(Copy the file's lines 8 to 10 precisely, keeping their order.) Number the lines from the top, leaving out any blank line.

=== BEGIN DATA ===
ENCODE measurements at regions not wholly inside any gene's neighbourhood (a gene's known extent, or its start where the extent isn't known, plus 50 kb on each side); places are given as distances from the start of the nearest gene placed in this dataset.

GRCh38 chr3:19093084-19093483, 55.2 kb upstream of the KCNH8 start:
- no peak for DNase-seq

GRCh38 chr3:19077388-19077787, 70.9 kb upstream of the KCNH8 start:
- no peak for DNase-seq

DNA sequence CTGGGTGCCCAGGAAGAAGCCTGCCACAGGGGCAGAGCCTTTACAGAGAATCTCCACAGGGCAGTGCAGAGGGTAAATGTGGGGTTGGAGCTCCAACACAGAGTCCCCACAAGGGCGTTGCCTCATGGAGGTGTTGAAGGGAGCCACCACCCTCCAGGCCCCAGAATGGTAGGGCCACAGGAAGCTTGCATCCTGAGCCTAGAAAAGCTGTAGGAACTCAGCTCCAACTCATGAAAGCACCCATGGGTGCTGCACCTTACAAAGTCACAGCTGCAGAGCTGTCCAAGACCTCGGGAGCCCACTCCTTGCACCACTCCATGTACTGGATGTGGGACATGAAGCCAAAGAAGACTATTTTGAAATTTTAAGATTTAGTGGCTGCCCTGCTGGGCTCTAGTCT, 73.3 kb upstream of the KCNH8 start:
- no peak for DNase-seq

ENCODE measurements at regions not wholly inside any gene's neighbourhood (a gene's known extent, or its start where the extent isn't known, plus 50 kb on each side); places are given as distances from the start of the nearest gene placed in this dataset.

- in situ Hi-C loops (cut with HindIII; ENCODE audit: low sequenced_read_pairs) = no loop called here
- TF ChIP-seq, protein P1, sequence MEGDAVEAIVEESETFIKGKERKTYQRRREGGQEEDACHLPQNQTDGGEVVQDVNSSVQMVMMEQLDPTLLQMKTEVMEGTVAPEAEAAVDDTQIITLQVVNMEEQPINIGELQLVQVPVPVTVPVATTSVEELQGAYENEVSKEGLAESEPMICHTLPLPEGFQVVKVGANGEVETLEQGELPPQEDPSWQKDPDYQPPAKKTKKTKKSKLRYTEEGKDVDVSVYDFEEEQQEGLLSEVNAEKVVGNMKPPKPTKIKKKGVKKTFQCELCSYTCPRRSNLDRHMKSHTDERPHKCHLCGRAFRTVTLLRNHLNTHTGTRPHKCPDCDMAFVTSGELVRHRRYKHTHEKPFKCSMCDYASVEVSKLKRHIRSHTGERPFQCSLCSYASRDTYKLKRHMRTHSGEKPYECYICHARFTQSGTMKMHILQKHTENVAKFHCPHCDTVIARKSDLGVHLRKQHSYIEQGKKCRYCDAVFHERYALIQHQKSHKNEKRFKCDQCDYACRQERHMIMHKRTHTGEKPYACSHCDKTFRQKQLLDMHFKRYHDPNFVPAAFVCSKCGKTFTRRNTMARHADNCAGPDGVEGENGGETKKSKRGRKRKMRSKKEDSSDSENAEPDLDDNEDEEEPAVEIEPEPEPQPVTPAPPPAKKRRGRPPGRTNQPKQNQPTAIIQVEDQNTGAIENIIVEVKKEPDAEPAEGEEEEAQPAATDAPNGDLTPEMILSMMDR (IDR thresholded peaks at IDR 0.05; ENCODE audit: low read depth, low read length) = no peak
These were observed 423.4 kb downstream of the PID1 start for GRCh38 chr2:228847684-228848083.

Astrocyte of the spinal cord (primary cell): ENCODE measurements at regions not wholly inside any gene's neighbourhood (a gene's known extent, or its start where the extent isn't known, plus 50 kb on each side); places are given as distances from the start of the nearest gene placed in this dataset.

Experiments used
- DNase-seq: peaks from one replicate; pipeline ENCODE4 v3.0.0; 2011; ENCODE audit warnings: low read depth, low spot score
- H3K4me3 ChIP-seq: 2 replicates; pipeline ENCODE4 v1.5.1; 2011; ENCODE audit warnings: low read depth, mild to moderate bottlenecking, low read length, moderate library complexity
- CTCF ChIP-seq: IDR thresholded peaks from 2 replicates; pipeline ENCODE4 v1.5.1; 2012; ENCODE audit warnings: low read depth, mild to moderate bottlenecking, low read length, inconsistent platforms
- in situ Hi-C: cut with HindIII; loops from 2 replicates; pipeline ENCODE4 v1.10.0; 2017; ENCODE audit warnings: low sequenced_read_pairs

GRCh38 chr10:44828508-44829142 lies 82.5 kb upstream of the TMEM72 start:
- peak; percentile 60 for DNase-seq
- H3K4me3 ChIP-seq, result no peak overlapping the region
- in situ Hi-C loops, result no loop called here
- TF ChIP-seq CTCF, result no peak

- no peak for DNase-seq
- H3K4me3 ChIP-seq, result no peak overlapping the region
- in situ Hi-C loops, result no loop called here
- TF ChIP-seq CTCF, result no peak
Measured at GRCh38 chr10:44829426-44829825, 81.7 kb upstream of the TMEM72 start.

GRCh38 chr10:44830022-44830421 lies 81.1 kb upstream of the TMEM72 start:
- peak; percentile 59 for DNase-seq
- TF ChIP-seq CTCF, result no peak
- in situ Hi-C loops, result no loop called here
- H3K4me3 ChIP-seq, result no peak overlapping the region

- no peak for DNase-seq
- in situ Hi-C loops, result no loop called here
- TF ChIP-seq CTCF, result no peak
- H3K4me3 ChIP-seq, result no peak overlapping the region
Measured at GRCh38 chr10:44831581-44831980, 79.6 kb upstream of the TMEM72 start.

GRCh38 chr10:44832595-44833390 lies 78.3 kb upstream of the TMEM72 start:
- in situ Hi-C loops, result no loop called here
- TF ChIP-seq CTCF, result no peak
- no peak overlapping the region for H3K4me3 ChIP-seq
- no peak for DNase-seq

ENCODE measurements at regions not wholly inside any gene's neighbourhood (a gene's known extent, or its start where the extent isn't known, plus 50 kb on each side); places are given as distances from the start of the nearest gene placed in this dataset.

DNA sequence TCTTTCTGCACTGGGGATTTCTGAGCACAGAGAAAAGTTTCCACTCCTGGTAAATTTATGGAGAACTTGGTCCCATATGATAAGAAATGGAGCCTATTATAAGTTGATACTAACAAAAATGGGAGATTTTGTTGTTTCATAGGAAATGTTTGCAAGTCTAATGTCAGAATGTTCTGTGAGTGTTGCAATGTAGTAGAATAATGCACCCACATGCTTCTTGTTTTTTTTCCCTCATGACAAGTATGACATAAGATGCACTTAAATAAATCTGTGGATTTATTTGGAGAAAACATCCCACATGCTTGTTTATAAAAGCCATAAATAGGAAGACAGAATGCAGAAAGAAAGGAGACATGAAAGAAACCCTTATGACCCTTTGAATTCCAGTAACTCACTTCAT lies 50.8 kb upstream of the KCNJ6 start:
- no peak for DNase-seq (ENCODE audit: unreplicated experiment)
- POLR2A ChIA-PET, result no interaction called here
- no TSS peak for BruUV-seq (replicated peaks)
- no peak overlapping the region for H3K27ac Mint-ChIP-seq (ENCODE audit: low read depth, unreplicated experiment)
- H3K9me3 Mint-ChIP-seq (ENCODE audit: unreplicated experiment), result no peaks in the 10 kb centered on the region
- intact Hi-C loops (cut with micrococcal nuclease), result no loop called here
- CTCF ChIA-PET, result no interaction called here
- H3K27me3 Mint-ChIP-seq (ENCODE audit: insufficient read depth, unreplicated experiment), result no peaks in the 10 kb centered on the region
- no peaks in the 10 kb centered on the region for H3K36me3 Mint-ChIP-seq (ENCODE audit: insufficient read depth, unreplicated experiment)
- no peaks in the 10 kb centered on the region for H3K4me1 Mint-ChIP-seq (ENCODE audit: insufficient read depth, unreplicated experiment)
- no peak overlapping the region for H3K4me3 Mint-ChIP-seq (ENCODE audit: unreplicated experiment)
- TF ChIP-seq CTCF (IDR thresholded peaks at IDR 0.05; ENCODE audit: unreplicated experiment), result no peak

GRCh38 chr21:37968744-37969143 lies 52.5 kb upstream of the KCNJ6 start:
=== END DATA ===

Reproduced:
ENCODE measurements at regions not wholly inside any gene's neighbourhood (a gene's known extent, or its start where the extent isn't known, plus 50 kb on each side); places are given as distances from the start of the nearest gene placed in this dataset.

- in situ Hi-C loops (cut with HindIII; ENCODE audit: low sequenced_read_pairs) = no loop called here
- TF ChIP-seq, protein P1, sequence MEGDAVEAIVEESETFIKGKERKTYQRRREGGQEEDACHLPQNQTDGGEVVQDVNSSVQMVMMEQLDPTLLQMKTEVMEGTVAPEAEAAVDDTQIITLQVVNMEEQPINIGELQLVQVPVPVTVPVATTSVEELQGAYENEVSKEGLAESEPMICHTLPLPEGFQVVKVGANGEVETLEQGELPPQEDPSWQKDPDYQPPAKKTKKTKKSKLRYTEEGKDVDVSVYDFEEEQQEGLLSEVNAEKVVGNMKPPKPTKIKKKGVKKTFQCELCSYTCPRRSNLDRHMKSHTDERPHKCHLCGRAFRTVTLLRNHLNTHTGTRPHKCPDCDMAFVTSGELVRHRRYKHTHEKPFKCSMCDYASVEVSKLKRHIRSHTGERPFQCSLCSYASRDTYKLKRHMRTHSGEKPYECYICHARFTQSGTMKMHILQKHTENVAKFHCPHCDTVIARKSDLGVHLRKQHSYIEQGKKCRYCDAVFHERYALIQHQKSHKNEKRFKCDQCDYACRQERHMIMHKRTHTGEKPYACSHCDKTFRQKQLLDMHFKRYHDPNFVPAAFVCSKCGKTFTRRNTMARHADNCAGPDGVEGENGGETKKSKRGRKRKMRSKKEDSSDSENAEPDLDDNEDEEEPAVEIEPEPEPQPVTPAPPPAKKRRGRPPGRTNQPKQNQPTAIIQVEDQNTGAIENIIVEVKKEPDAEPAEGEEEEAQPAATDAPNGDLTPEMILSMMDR (IDR thresholded peaks at IDR 0.05; ENCODE audit: low read depth, low read length) = no peak